Walmart (NYSE:WMT) recently announced a number of steps it is taking to improve racial equity inside and outside its stores, including removing "multicultural" hair and beauty products from locked cases in about a dozen stores where that had been the situation.
Taking a stand for social justice
CEO Doug McMillan announced last week in a note to Walmart associates that "inside the company, our work to recruit, develop and support African Americans and other people of color will be even more of a priority."
He also said the company would take steps to further racial equity in society at large. "To influence and lead change in society more broadly, we are going to invest resources and develop strategies to increase fairness, equity and justice in aspects of everyday life," he said.
The company pledged $100 million over five years to a new "center on racial equity" that will seek to "advance economic opportunity and healthier living, including issues surrounding the social determinants of health, strengthening workforce development and related educational systems, and support criminal justice reform with an emphasis on examining barriers to opportunity faced by those exiting the system."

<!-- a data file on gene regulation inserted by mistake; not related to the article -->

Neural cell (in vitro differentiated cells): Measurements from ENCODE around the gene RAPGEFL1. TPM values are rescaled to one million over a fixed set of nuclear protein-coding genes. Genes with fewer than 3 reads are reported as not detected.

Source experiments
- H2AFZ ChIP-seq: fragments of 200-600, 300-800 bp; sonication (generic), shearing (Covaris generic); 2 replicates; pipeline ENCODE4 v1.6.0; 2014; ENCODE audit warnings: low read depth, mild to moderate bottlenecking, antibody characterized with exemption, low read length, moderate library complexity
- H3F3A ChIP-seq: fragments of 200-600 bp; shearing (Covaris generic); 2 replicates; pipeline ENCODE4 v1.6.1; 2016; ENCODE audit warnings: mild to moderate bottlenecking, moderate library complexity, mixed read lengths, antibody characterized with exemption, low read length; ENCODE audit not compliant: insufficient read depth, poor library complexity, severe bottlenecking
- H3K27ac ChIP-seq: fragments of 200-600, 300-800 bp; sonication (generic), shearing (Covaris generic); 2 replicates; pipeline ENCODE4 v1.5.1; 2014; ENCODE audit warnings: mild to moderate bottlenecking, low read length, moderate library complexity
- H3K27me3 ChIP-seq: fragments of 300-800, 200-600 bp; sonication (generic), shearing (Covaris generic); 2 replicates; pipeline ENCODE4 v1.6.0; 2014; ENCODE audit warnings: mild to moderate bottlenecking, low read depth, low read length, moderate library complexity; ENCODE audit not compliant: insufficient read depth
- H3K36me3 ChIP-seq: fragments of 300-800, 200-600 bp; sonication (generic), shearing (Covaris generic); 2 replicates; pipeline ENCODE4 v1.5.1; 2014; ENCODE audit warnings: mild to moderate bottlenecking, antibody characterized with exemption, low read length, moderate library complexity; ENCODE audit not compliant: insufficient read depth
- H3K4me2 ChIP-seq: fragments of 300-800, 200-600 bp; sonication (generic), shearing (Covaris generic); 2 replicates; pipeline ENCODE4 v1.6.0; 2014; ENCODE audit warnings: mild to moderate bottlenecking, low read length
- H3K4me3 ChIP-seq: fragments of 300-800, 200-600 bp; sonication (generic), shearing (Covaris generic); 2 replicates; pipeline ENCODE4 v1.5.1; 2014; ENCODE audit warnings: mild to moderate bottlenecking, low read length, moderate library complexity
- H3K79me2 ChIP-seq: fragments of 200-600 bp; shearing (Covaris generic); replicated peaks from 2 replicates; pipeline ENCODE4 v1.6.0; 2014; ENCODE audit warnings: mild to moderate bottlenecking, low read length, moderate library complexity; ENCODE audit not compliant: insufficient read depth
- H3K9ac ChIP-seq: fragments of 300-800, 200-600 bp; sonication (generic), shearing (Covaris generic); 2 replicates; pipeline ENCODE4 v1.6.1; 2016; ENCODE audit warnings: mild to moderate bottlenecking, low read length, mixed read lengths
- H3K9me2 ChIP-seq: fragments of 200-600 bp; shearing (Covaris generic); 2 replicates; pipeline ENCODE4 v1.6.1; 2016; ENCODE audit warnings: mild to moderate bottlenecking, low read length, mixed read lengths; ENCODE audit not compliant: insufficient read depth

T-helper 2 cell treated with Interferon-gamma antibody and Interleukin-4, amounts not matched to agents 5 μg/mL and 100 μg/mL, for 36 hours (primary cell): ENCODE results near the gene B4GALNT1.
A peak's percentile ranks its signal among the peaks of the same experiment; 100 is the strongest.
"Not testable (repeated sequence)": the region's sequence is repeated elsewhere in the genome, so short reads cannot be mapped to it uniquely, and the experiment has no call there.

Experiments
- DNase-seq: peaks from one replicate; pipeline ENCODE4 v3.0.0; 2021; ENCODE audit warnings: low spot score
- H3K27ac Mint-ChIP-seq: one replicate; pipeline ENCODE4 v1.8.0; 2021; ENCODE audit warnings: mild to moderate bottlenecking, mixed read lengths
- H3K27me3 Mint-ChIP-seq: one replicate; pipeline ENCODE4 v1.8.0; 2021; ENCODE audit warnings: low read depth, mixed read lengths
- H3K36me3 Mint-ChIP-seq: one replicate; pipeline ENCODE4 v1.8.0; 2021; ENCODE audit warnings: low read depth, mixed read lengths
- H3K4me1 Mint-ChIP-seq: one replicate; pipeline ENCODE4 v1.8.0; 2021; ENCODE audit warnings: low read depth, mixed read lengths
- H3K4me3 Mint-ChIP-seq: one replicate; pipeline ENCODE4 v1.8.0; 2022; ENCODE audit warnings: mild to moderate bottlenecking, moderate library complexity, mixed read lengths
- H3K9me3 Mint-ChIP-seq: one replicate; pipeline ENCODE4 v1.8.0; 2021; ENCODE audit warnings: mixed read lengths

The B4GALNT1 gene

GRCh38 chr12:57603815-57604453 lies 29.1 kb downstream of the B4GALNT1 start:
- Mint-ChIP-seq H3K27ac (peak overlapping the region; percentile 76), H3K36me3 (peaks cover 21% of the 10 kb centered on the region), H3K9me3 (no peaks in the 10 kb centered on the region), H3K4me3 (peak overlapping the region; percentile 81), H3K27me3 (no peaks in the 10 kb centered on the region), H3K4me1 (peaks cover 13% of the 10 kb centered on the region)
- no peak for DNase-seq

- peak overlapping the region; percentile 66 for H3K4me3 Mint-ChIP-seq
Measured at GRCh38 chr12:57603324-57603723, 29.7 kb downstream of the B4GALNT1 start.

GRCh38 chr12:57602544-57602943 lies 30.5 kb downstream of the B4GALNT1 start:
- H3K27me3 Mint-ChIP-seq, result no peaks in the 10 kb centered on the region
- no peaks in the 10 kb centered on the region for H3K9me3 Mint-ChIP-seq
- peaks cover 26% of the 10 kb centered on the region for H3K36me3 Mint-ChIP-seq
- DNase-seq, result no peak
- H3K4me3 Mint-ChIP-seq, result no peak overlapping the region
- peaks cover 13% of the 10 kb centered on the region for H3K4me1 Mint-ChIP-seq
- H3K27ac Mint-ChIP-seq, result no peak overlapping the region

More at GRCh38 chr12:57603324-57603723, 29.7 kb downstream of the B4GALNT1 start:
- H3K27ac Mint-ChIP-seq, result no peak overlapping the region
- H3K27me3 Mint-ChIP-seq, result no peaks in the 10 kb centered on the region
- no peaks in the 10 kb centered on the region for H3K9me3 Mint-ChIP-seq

From the inside out
In a separate announcement, Walmart said in a tweet that it will end the practice of keeping certain personal products in locked cases. The company reported that in about 12 stores, various "multicultural hair care and beauty products" were kept in a locked case that had to be opened by a store associate. The company had previously said that these were items that were frequently shoplifted, but critics have said that the policy unfairly targeted people of color.
A Walmart spokesman was quoted as saying Wednesday that the company doesn't tolerate any kind of discrimination and would terminate the policy.